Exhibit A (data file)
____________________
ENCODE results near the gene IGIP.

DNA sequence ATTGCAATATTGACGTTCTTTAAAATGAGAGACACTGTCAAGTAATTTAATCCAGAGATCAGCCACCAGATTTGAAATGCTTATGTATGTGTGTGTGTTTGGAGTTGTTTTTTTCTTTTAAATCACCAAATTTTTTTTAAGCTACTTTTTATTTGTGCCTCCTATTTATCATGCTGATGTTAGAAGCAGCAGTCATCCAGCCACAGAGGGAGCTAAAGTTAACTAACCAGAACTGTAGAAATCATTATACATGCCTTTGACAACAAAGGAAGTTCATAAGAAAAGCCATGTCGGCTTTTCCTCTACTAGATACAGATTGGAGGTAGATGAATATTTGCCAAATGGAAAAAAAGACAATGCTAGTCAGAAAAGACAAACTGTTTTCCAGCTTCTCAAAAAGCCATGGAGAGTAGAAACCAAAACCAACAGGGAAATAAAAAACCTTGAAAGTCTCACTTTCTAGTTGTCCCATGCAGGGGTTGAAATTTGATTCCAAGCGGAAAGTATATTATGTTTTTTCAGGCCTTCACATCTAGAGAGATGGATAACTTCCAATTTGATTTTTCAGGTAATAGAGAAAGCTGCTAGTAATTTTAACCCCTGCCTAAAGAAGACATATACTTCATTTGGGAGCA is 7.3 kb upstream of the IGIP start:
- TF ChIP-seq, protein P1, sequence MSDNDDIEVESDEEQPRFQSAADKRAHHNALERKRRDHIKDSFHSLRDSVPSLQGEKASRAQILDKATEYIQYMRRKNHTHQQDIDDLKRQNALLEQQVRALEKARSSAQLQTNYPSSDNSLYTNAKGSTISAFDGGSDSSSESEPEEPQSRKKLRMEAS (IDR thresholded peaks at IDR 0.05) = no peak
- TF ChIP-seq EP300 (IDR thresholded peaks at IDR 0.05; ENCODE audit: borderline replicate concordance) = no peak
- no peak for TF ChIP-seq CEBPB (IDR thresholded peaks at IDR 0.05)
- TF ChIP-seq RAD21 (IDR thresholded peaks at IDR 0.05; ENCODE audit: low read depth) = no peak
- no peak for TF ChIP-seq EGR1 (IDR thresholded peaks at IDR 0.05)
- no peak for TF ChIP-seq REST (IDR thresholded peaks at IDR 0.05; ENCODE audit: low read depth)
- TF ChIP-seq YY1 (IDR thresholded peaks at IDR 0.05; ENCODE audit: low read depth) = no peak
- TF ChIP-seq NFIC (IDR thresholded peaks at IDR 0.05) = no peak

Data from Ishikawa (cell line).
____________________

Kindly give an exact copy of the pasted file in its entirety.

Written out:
ENCODE results near the gene IGIP.

DNA sequence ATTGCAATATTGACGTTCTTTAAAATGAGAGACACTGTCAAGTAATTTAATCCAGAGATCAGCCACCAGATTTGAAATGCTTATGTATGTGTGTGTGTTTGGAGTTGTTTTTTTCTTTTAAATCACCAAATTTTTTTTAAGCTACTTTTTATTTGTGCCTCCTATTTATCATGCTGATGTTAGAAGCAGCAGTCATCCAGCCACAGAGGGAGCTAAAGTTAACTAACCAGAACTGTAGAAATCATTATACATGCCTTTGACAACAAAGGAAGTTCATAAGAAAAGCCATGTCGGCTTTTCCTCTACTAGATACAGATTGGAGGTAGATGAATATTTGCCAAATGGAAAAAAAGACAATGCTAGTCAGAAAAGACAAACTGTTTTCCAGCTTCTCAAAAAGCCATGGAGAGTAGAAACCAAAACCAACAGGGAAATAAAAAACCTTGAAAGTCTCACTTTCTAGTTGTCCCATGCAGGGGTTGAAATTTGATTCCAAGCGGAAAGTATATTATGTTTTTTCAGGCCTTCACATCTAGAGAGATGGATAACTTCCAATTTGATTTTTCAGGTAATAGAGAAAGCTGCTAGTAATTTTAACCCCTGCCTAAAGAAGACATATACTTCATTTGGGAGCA is 7.3 kb upstream of the IGIP start:
- TF ChIP-seq, protein P1, sequence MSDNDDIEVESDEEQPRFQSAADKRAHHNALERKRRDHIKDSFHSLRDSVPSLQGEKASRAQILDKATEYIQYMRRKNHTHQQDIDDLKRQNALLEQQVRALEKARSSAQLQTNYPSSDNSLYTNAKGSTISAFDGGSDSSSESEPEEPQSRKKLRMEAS (IDR thresholded peaks at IDR 0.05) = no peak
- TF ChIP-seq EP300 (IDR thresholded peaks at IDR 0.05; ENCODE audit: borderline replicate concordance) = no peak
- no peak for TF ChIP-seq CEBPB (IDR thresholded peaks at IDR 0.05)
- TF ChIP-seq RAD21 (IDR thresholded peaks at IDR 0.05; ENCODE audit: low read depth) = no peak
- no peak for TF ChIP-seq EGR1 (IDR thresholded peaks at IDR 0.05)
- no peak for TF ChIP-seq REST (IDR thresholded peaks at IDR 0.05; ENCODE audit: low read depth)
- TF ChIP-seq YY1 (IDR thresholded peaks at IDR 0.05; ENCODE audit: low read depth) = no peak
- TF ChIP-seq NFIC (IDR thresholded peaks at IDR 0.05) = no peak

Data from Ishikawa (cell line).